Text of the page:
A Happy Little Thing

It’s the middle of the morning, and I’m sitting at my desk with a cozy cup of tea writing. Do you know how often that happens—writing in the mid-morning? It is a rare thing in this house. But it’s summer break! I look forward to the summer more than the kids do. Well…maybe it’s a tie.

I’ll return to scribbling now. I hope you’re having one of those rare-and-lovely-happening-type days, too.

A Day of R & R: Rest and Remembrance (Genesis 2:1-3)

20130701aIs there anything as satisfying as completing a big project? When I begin writing a new story, there is this glowing sense of discovery and challenge, like a bright light on everything. But when it’s done—when the last line is penned and the story sits before me, whole—there’s a dreadful lull that undoes me. Something that smacks of dissatisfaction haunts me as I look at my finished tale. It may be complete, but it needs work. I edit and polish it, and others edit and polish it. I’m still not satisfied. That’s when I have to let it go. I could spend the rest of my life trying to improve my child of script.

Thus the heavens and the earth were finished, and all the host of them.

When God completed Project Heavens and Earth, He wasn’t worried about having left out a crucial element. He had no dread of being dissatisfied. Everything He made was perfect.

And on the seventh day God ended his work which he had made: and he rested on the seventh day from all his work which he had made.

The picture of an all-powerful Being resting after His work is odd, isn’t it? It’s not like He’s exhausted. The point is: He finished the project. It was done, and it was done right the first time. No need to touch-up or amend anything. He sits back and enjoys His completed masterpiece.

And God blessed the seventh day, and sanctified it: because that in it he had rested from all his work which God created and made.

This is the third time in seven days that God blesses something. Bless is a tough word to my Americanized eyes. Its first meaning is to kneel for a gift, and my society rarely kneels for anything. The second is to grant the gift. In later passages, the patriarchs bless their sons by placing their hands on them, signifying that it is a bestowal and not something the sons can just take. (For more, read about Israel blessing Joseph’s sons.) First, God blesses the animals of the sea and sky. Second, God blesses mankind. Now, God is blessing something I can’t see or set in an alcove of the study to match the curtains. He is blessing a day of the week! The pattern of blessing takes a definite shape: Each time God blesses something, He gives a task or purpose associated with that created thing.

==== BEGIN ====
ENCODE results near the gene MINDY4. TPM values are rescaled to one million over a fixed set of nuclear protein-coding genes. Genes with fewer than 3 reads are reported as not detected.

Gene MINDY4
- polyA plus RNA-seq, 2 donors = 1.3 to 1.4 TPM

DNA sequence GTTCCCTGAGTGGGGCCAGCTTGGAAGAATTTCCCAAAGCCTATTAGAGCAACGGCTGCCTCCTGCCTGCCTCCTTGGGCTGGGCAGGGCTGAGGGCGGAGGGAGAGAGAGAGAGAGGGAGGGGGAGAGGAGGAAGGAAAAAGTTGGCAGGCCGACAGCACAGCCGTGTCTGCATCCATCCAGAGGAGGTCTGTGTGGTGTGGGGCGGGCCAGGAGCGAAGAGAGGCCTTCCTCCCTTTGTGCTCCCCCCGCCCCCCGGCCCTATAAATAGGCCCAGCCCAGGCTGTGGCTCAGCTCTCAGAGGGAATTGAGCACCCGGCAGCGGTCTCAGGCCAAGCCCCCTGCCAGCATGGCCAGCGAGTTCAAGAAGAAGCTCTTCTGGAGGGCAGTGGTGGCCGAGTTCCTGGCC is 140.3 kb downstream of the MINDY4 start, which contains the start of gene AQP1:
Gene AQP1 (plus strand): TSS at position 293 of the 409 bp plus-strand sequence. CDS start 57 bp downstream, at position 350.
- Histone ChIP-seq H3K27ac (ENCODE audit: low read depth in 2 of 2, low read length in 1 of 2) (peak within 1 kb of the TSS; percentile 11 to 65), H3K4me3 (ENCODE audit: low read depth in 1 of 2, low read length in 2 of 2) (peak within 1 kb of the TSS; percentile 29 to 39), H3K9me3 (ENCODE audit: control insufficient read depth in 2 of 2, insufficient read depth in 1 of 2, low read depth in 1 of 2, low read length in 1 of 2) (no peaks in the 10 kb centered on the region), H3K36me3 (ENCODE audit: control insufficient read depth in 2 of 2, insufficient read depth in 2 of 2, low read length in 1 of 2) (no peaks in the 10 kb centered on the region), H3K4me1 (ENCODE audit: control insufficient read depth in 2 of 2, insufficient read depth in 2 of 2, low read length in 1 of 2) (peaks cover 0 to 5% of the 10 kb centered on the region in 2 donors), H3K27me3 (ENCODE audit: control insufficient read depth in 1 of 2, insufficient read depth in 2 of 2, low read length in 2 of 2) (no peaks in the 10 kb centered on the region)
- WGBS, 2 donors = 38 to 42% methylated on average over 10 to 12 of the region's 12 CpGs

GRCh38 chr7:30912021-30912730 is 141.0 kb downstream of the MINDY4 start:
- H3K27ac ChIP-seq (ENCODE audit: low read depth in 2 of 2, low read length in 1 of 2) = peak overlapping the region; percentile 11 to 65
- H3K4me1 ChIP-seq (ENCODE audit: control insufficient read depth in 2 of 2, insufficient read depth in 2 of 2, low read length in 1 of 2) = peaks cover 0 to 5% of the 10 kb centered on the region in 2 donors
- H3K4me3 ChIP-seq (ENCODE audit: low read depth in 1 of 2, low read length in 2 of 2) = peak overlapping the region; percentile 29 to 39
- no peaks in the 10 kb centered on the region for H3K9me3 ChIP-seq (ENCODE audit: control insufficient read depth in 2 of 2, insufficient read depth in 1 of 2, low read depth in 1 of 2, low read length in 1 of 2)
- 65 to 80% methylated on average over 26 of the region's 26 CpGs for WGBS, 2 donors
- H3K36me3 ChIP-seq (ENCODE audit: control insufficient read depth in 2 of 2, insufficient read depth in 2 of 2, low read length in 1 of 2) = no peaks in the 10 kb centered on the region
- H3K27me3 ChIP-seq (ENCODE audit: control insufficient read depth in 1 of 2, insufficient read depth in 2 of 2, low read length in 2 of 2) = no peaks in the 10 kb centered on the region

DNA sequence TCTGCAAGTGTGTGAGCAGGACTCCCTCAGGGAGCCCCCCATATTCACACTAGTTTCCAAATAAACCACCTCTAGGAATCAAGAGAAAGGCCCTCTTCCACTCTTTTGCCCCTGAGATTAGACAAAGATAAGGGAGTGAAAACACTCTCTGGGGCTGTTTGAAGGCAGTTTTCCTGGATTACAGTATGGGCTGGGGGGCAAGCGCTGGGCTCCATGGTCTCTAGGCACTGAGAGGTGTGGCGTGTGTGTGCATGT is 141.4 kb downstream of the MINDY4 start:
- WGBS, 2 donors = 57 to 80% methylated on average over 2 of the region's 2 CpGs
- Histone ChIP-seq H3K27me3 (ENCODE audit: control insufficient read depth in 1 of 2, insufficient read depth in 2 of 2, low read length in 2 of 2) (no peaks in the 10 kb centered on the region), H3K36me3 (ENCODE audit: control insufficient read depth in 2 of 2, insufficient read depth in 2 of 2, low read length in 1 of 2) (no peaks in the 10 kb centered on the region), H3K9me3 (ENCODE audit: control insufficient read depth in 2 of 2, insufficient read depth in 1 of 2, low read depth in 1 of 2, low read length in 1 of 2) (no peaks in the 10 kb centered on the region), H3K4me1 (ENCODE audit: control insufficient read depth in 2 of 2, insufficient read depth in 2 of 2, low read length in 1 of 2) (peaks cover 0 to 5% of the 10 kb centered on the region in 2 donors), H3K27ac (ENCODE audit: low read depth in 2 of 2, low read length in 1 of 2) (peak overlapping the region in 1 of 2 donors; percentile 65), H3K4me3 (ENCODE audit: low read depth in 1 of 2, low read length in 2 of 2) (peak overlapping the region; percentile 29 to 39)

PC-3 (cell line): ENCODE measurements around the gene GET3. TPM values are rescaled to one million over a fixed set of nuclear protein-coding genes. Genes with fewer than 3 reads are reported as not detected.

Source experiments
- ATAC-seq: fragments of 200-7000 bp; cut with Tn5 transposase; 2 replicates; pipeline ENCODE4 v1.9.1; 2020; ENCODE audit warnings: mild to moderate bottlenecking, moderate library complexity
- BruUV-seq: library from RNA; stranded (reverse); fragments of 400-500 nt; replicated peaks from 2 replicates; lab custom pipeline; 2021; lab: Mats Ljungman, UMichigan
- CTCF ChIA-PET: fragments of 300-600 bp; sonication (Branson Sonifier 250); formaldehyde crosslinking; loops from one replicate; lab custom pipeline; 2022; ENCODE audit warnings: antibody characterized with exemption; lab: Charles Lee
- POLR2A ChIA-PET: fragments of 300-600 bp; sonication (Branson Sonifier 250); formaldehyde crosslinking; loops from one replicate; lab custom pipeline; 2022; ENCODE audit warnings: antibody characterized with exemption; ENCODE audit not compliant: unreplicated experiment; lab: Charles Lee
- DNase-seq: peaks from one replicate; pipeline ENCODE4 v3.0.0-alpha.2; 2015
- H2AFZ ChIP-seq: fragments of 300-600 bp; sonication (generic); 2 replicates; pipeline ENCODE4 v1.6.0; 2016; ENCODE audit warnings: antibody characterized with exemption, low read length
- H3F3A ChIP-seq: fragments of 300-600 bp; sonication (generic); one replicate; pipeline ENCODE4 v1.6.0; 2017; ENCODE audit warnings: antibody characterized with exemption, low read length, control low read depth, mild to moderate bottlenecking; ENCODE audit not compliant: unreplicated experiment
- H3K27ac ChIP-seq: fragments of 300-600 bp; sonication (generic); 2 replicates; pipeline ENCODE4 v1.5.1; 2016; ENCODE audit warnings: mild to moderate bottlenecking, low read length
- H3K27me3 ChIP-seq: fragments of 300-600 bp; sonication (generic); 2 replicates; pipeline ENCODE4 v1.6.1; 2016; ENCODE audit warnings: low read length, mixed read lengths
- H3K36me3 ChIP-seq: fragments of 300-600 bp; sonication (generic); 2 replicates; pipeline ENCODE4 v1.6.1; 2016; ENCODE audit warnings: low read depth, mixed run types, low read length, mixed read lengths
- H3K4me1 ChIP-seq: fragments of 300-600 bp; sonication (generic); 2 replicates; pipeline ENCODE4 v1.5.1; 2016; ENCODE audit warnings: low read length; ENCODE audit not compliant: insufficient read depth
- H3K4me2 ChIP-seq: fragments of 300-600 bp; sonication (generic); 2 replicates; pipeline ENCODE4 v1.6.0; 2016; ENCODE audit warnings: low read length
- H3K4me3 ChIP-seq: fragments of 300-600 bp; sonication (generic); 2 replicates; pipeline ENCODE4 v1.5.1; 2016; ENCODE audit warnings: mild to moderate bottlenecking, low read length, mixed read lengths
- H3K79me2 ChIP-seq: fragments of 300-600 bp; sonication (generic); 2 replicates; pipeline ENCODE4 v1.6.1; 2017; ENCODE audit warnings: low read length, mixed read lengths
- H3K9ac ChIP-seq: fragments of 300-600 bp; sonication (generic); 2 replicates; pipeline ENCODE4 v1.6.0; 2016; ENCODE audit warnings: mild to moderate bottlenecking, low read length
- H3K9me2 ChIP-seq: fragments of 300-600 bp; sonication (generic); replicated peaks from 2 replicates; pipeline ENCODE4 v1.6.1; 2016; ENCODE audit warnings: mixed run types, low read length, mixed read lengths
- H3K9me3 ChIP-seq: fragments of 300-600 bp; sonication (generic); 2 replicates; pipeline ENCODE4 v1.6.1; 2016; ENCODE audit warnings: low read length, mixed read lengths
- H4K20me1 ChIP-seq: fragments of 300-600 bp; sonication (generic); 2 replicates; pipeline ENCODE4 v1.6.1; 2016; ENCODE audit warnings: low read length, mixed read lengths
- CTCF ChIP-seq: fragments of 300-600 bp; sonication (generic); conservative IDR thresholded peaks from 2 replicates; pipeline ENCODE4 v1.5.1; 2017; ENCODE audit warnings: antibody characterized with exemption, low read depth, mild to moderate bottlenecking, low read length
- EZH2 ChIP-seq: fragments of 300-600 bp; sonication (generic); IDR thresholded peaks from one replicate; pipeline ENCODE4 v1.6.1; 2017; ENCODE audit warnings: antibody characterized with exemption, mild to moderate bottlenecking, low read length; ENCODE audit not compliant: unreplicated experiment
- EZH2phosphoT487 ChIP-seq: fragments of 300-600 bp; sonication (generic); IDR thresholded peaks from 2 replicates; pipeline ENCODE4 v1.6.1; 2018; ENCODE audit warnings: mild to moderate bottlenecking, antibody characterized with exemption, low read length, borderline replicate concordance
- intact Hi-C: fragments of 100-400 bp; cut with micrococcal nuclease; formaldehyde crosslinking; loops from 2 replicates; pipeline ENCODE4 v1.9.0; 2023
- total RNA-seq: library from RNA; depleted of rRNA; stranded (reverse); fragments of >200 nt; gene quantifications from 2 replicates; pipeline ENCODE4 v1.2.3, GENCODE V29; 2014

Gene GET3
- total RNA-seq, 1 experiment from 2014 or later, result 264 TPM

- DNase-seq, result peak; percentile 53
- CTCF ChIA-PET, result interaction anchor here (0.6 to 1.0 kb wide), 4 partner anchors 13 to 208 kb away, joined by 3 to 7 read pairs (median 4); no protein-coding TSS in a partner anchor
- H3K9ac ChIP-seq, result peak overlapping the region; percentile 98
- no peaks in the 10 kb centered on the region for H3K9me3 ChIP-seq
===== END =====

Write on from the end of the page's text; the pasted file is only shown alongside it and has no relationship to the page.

When He blesses the sea creatures and air creatures, He says, “Be fruitful and multiply, and fill the waters and seas, and let fowl multiply in the earth.” He tells mankind the same thing in verse 28: to be fruitful and multiply. He adds another task or purpose for mankind, to “replenish (fill it full) the earth, and subdue it and have dominion over [all the animals on the earth].”

He gives the seventh day a task, too. Its purpose is to remind me that God finished His Creation in six days, and He stopped working on the seventh because it was done, complete, perfect. God later establishes the ceremonial observance of the seventh day, known as Sabbath, for the Israelite nation under the law of Moses. The word Sabbath is derived from the word for rest, shabath.

He also sanctifies the seventh day. This is the first time sanctify is used, and I’m curious about its meaning because this word gets tossed around in religious terminology all the time. God is teaching this concept to a nation of people in their own primitive language, so it can’t be too complex. Sanctify means “separated for a purpose.” That’s it. So, basically, I can sanctify my hairbrush—meaning, I can announce it is my hairbrush and only my hairbrush, and any man, woman, child, or dog who attempts to use my hairbrush for anything other than to comb my hair will be swiftly rapped on the knuckles with that hairbrush. Sanctified isn’t a mystical concept. Anybody can sanctify something. It’s the one doing the sanctifying that makes all the difference. When God sanctifies something, it will stay separated for the purpose He gives to it.

God established the purpose for the seventh day, and He has the power to uphold it, just like God has the power to uphold all the laws He established. I didn’t exist when He created all the laws that make the world go ’round. I can’t even look back and observe, “Oh, here it is: the beginning of the phenomenon called the Law of Gravity.” Or, “I’ve pinpointed where the Law of Biogenesis came into existence!” Not possible. But God was there, and He talks about how crucial it is for me to believe that He was there at the beginning and that He is the Cause that effected this habitable, beautiful world.

Through faith we understand that the worlds were framed by the word of God, so that things which are seen were not made of things which do appear. – Hebrews 11:3